I do.

'It shouldn't be so dark, should it? The organisers encourage us to use cabeceo, but they keep the lighting so low it's difficult to see people clearly. & we're supposed to be aware of other dancers on the floor, and be courteous to them, but even on the floor the lighting is poor.'

It definitely is.

'& it's not only you and me. Everyone I've asked says it would be better if the lighting was improved. It's really poor.'

Poor lighting makes an evening of dance more difficult: at least, that's what I think, and I'm not alone. Our organisers struggle around with lights and ladders and colour filters with the aim of giving us a better evening out – and much of it may be wasted effort. It's normal enough in Buenos Aires just to turn on the lights and play some music to get the milonga going. A few venues have some areas where lighting isn't good, but it's rarely at a seriously low level. It's normal to use the existing lighting, just as it is. Club Sunderland, also used as a basketball court, has bright, possibly mercury vapour overhead lights. In some venues, the lighting might be subdued, but it's never at a low level. 

One of the best London milongas is an afternoon milonga in daylight, and I've never felt that it's inferior to a dimly-lit evening milonga in any way: the dancing is usually better, there's no loss of intimacy, it's more comfortable. It's an old-fashioned idea that we can't enjoy an evening dancing unless the lights are dim. It's really not practical to run a milonga in semi darkness.

Wednesday, 6 August 2014

Los Anarquistas

While rooting around for early tango recordings I came across Socrates Figoli, the 'payador anarquista', the anarchist folksinger, a recording said to be from 1906. It didn't strike me at the time that it was extraordinary that his voice ever made it onto disc. I'm not sure when recording started in Argentina, but his must have been one of the very first Argentine recordings, and indeed one of the very first recordings ever, if the date is correct, as mass-produced recording anywhere hardly went back ten years then. & he was presumably a political and social outsider.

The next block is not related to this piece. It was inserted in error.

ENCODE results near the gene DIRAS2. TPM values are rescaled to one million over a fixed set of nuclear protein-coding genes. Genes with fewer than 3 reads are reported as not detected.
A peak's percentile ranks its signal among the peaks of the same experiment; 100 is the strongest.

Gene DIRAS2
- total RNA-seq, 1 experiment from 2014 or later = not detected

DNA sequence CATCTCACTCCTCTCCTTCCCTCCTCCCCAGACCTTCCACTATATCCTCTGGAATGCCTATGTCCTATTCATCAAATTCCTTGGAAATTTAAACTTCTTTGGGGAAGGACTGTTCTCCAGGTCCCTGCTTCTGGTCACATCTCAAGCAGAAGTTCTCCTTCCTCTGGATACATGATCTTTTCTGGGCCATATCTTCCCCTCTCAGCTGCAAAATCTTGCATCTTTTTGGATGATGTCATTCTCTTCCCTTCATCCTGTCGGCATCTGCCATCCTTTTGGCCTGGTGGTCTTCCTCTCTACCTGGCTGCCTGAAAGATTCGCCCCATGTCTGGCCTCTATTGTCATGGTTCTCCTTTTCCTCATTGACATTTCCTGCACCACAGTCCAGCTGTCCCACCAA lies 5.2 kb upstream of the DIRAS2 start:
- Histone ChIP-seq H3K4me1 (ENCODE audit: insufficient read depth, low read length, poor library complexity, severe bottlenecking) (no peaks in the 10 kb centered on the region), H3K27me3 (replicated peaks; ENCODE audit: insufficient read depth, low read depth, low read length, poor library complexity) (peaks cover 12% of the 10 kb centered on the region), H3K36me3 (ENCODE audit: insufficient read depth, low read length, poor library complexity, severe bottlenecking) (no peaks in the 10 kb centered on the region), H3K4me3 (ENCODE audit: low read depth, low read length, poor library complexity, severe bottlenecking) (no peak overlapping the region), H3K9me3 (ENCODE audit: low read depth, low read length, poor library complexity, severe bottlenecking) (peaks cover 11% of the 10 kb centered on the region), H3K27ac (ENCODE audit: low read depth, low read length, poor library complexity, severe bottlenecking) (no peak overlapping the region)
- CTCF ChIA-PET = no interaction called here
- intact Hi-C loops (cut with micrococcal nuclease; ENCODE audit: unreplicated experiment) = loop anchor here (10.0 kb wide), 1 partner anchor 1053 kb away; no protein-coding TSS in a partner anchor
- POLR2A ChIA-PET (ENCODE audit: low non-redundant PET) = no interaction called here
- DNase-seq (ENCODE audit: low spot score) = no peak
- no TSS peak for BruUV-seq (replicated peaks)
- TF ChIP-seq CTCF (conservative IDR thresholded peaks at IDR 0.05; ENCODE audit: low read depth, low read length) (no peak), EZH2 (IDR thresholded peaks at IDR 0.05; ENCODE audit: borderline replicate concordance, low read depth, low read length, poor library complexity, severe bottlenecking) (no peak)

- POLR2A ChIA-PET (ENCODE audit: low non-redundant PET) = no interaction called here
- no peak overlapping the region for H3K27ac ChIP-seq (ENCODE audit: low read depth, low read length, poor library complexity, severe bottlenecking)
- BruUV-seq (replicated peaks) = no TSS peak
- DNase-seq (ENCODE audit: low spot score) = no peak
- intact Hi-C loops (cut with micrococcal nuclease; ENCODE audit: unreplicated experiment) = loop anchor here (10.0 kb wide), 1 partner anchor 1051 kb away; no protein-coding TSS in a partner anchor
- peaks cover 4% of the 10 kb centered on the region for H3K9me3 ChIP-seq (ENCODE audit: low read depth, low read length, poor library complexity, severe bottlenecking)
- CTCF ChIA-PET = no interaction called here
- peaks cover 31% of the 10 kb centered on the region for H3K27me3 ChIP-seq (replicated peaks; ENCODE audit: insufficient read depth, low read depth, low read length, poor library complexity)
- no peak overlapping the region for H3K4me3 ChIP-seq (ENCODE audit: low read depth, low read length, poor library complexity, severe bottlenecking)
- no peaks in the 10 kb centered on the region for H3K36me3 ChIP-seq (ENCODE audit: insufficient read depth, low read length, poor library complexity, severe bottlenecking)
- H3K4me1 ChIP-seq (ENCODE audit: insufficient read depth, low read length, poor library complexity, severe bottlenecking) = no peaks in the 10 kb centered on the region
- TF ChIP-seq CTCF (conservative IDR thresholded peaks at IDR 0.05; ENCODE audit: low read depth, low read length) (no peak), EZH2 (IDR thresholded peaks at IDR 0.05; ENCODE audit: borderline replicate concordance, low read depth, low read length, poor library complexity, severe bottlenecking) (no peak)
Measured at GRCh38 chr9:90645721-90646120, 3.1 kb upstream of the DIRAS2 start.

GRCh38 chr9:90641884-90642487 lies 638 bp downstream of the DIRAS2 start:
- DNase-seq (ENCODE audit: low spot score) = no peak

I also came across a modern recording of a 'tango anarquista', 'Guerra a la Burguesía', written in 1901. It didn't sound much like a tango to me, and I assumed 'tango' might also be used in a Spanish (flamenco) sense, as a kind of song. If you search YouTube for 'tango 1909' you come across several versions of the opus 165 n° 2, Tango, by the Spanish composer Albéniz (1860-1909), who had been encouraged by his teacher to draw on Spanish folk and dance music. There's also a 'tango' written by Joaquín Durán, a close contemporary of Albéniz. I've read that there's not much connection between the flamenco tango and Argentine tango – but I'm not sure that holds if you go back to around 1900.

Anyway, a 'tango anarquista' written in 1901. Perhaps it's no surprise that there were 'anarquistas' in Argentina: they were fleeing Russia, eastern Europe and the rest of Europe too, and where else for refugees, political or otherwise to go than to Argentina? It was an idealist movement: maybe in the new world workers could establish ideal societies. The recent recording of the tango anarquista on YouTube is illustrated by some fine black-and-white drawings by an Italian anarquista refugee of the time. There are a number of studies on the internet of the anarchist movement in Argentina, in Spanish. It's plausible that the barrios from which tango emerged were those where the anarquistas had settled. It's also plausible that 'tango' was less clearly defined at the end of the 19th century. 1903, and the first performance of an arrangement of El Choclo by a society orquesta in Buenos Aires seems to mark the emergence of tango into wider society, where its growth was pushed along by the development of the recording industry.

& I remembered I'd read about another 'anarquista' recently: Andrés Cepeda (1869-1910). It's here – scroll down to 'The divine poet of the jailhouse'. A fascinating story of a petty criminal, anarchist and poet who wrote most of his poems in jail, songs which were set to music and recorded by his friends Gardel and his accompanist, José Razzano. 'Of the first fourteen recordings made by Gardel in 1912, five were authored by Cepeda.' But his songs are love songs rather than political, and in Cepeda's case this might be a complicated story.